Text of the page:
If you know of where i can get one, that would be much appreciated.
Cheers
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Old 05-06-2009, 02:32 AM   #48
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Using the original Tamiya motor holder (kit supplied) or the Tamiya aluminium upgrade holder (53142) the changes are as follows:

For the 69 teeth spur gear, the pinion size changes to plus 5 teeth (i.e. in the position where you would have the motor with a 16 tooth pinion now you have to use a pinion with 16+5=21 teeth. All others likewise (this means you will be able to use a range of pinions from 21 to 26 teeth. Note, Tamiya does not have a 26 AV pitch pinion so that will have to be aftermarket).

For the 66 teeth spur, the pinion size changes to plus 8 teeth (as above) so the pinion range here is 24 to 29 teeth. Of course as explained above, pinions above 25 teeth will have to be aftermarket.

Just in case you have aftermarket pinions, make sure they are actually AV pitch otherwise you will have all sorts of disasters happening.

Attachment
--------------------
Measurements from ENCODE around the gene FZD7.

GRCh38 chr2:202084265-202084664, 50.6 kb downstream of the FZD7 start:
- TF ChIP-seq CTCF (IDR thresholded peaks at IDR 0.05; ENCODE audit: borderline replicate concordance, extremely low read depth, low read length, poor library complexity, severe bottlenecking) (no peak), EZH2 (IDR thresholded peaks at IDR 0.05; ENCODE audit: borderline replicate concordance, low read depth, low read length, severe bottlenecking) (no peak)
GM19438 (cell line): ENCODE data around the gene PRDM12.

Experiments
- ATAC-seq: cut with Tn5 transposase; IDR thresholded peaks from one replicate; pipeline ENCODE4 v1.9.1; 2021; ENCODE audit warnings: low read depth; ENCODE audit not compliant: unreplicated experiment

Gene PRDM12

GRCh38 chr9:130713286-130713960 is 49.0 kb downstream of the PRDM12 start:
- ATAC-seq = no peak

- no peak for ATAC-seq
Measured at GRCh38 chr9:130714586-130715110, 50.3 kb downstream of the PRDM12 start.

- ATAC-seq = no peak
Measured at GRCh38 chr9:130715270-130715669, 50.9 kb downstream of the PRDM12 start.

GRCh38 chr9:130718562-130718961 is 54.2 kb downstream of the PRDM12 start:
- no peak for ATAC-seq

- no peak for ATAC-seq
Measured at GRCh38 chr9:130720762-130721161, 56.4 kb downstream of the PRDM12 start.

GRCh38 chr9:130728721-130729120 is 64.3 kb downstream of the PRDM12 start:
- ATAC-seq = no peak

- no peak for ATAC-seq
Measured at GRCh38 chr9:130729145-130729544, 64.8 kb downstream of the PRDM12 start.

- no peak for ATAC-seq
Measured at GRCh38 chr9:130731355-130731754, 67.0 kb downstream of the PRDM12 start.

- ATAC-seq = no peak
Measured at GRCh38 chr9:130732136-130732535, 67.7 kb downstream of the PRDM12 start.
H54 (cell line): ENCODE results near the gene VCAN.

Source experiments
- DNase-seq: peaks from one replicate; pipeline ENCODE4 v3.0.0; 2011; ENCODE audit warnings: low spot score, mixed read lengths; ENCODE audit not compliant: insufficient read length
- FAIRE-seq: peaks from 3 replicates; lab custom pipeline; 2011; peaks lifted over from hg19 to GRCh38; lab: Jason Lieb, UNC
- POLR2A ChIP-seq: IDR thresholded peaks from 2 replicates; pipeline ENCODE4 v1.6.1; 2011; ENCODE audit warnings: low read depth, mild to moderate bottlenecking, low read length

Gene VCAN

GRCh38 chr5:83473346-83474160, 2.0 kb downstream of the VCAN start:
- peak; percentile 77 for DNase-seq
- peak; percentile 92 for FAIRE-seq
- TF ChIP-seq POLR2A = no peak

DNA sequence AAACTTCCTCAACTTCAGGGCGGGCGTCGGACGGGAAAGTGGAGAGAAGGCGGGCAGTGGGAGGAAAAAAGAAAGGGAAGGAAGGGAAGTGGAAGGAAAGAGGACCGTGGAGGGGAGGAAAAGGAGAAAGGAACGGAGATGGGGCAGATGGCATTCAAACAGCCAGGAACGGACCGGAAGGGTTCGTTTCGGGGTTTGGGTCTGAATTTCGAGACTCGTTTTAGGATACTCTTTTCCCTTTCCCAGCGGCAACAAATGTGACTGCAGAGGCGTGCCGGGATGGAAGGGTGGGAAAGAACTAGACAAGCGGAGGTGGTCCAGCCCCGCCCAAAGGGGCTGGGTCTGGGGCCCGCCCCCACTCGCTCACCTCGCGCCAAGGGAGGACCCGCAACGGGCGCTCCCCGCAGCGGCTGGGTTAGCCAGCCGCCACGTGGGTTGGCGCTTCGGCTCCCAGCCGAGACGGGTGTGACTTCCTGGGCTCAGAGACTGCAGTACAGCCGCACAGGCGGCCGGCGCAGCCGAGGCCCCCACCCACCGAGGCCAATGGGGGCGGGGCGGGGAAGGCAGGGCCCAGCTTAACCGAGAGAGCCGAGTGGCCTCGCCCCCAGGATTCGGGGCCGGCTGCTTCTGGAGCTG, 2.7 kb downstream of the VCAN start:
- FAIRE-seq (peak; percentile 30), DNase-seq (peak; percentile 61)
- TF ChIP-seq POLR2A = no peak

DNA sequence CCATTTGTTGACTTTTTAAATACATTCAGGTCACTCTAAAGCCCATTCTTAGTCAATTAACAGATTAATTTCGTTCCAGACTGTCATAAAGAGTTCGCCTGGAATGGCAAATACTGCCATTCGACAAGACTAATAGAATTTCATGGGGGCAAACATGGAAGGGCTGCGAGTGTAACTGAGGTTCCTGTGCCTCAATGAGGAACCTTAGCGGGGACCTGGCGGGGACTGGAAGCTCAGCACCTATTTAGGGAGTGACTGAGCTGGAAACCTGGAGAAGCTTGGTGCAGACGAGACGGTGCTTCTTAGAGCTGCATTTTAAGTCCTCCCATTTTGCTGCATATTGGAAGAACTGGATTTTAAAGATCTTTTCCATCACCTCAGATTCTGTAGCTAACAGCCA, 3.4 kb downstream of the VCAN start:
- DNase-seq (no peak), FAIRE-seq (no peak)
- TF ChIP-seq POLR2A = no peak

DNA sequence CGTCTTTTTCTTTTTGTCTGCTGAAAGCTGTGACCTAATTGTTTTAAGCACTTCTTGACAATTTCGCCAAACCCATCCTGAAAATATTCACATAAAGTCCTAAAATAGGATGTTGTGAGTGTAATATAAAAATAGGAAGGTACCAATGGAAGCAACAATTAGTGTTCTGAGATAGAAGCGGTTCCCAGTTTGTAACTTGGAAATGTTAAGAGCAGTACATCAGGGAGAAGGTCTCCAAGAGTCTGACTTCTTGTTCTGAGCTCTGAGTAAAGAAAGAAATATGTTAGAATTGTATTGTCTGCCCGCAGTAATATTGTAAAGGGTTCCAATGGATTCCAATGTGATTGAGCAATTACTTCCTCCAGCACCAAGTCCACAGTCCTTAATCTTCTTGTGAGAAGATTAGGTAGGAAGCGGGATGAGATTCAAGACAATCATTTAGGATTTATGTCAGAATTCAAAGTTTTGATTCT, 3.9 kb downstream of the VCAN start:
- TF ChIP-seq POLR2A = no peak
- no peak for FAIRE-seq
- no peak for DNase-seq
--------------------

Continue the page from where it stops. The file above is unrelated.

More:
There are aftermarket holders too (made by various companies). You need to find out if they're different from the kit, because some of these holders don't have the same range of pinions as the original Tamiya kit supplied holder does. I have one which starts not from 16 teeth (the lowest pinion you can use with the Tamiya holder) but from 17, so the pinion size is higher from the very begginning. of course, the rule outlined above applies absolutely the same when changing spurs.
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Last edited by niznai; 05-06-2009 at 02:46 AM.
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Old 05-06-2009, 04:41 PM   #49
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Originally Posted by niznai View Post